A Japanese Approach to Pain Relief
Vitality Magazine, November 2010
by Marjorie Lewis, CST
What’s in a name? Shiatsu therapy tacitly and proudly announces its Japanese heritage with every introduction. This unique bodywork modality evolved over hundreds of years from Traditional Chinese Medicine, and is considered ‘acupuncture without needles.’ Literally translated, the word ‘Shiatsu’ means ‘finger pressure.’ The therapist uses his or her thumbs, palms, and occasionally forearms and/or elbows to apply pressure along the meridians of the body. (More about meridians in a moment.)
When is Shiatsu therapy recommended? Treatment is most often sought for pain that has not been eliminated with other forms of care. It is also sought as an effective preventive measure against the long-term effects of stress. To be more specific, limited joint mobility, back pain, headaches and migraines, sleep and appetite disturbance, hormonal imbalance, and anxiety can all be treated with Shiatsu therapy. In other words, it can have a profound regulatory influence on the autonomic nervous system.
A meridian is not a material thing – it is not a ‘what,’ but a ‘where.’ Meridians are like the flight paths of migrating birds – if you look up after the birds have gone, you don’t see pavement and dotted lines, but the flight path is definitely there and is predictable from year to year.
The ‘energy’ that travels the meridians is the ‘thing,’ and it is electromagnetic in nature. The impulses are direct current (DC), and are transmitted via the matrix of Schwann cells – insulating cells that are wrapped around the rod of every neuron, like a sheath. The body’s network of neurons is therefore a dual network. Its first function is, of course, the conduction of nerve impulses.
Its second function is just as vital and possibly more complex, involving the maintenance of a normal electrical environment around each and every cell – or a stimulatory one when healing growth is required. They also carry the current that informs the central nervous system of injury, whenever injury is present. The very notable by-product of this current is pain. For detailed information on this subject, I refer you to a marvelous book called The Body Electric, by Dr. Robert O. Becker.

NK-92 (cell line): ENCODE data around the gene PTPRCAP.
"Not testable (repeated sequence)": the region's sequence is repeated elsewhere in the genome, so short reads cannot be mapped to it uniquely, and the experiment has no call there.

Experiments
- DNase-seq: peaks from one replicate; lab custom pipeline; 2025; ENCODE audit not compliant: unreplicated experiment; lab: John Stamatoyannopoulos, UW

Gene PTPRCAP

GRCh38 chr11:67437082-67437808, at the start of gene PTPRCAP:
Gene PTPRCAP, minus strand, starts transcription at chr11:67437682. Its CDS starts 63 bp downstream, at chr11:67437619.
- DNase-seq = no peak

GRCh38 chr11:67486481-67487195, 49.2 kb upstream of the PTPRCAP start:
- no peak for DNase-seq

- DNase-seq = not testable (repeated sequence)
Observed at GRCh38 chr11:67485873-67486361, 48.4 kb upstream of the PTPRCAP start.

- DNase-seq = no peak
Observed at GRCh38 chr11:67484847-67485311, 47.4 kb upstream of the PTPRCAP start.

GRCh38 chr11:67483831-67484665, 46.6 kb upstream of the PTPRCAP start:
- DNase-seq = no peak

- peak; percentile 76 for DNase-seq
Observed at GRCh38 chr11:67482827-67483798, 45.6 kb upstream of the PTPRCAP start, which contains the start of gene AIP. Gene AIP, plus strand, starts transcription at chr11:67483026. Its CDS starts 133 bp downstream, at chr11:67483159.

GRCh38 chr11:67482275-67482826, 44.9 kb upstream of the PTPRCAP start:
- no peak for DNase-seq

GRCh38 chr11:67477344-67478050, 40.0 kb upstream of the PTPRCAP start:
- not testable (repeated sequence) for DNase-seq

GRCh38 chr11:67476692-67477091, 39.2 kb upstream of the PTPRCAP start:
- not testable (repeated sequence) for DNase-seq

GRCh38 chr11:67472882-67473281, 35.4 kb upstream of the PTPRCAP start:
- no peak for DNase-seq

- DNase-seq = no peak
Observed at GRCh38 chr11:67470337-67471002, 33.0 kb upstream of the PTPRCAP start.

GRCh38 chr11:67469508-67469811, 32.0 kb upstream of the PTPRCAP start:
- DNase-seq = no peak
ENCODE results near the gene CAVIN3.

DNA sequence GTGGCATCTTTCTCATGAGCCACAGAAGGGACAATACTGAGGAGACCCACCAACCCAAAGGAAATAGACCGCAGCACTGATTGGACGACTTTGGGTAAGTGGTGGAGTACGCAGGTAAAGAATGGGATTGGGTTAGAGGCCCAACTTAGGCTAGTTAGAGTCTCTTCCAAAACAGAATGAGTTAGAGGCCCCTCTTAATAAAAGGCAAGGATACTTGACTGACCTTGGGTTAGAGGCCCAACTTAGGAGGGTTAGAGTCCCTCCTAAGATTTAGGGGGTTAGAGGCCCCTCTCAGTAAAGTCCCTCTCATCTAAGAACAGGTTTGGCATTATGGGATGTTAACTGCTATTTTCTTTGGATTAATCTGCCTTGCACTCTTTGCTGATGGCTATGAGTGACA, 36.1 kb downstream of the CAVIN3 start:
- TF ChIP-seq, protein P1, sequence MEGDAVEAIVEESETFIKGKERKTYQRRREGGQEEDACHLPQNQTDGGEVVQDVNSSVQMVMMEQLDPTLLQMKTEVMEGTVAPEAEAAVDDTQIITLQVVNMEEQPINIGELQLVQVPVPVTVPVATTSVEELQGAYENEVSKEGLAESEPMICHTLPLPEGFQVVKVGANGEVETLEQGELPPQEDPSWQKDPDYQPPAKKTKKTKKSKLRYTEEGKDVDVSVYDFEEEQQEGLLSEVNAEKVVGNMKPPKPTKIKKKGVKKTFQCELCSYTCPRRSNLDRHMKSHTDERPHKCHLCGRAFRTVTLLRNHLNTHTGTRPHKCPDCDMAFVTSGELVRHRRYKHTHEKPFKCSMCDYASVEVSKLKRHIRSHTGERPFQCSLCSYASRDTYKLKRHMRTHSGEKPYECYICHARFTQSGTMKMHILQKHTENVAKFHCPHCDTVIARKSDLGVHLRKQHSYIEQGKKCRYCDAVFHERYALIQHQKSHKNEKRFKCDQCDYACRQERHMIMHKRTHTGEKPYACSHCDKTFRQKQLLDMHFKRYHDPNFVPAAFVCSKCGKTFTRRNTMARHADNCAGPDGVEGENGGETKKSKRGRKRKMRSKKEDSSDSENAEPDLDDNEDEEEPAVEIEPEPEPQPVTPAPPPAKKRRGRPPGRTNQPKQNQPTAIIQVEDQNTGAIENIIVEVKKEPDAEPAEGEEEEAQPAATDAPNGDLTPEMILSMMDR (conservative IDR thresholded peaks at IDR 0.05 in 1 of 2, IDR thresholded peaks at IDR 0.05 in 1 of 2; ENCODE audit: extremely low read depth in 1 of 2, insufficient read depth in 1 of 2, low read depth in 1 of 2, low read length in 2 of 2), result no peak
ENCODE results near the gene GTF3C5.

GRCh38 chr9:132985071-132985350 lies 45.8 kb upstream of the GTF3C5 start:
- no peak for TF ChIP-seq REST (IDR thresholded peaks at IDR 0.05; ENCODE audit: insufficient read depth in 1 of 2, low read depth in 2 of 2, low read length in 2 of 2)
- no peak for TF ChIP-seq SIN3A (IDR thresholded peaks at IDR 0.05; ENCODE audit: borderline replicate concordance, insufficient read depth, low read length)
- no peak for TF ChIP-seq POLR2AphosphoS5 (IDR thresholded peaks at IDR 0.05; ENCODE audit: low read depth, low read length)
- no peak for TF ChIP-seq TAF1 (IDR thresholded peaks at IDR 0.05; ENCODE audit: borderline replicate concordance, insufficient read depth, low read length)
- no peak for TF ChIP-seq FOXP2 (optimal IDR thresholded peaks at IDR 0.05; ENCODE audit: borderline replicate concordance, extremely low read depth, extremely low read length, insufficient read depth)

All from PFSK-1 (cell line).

The 12 main meridians are individual currents, each one associated with one of the internal organs, and they literally take the paths of least resistance through the tissues of the body. It’s important to emphasize that the impulses do not travel the lengths of the neurons along with the nerve impulses. They cut their own paths across the matrix of neurons, hopping from Schwann cell to Schwann cell; these insulating cells are themselves the conductors.
One might visualize a rainforest, the trees all wrapped with vines, and 12 great tribes of monkeys swinging continuously from vine to vine in discrete pathways through the jungle. The trees are vital to the scenario, but the vines are the means of transport – the monkeys swing through the spaces between the trees as the vines and underbrush allow. However, it is actually the monkeys, not the vines that connect the trees to each other and create a living forest.
It is life force that surges through the body in the predictable patterns known as meridians.
The Shiatsu Treatment Process
You may have heard that Shiatsu therapy is painful, but in my opinion, there is no need for painful treatment. A person should be able to achieve a state of deep relaxation during treatment, and any intense sensation that occurs should come in the form of relief.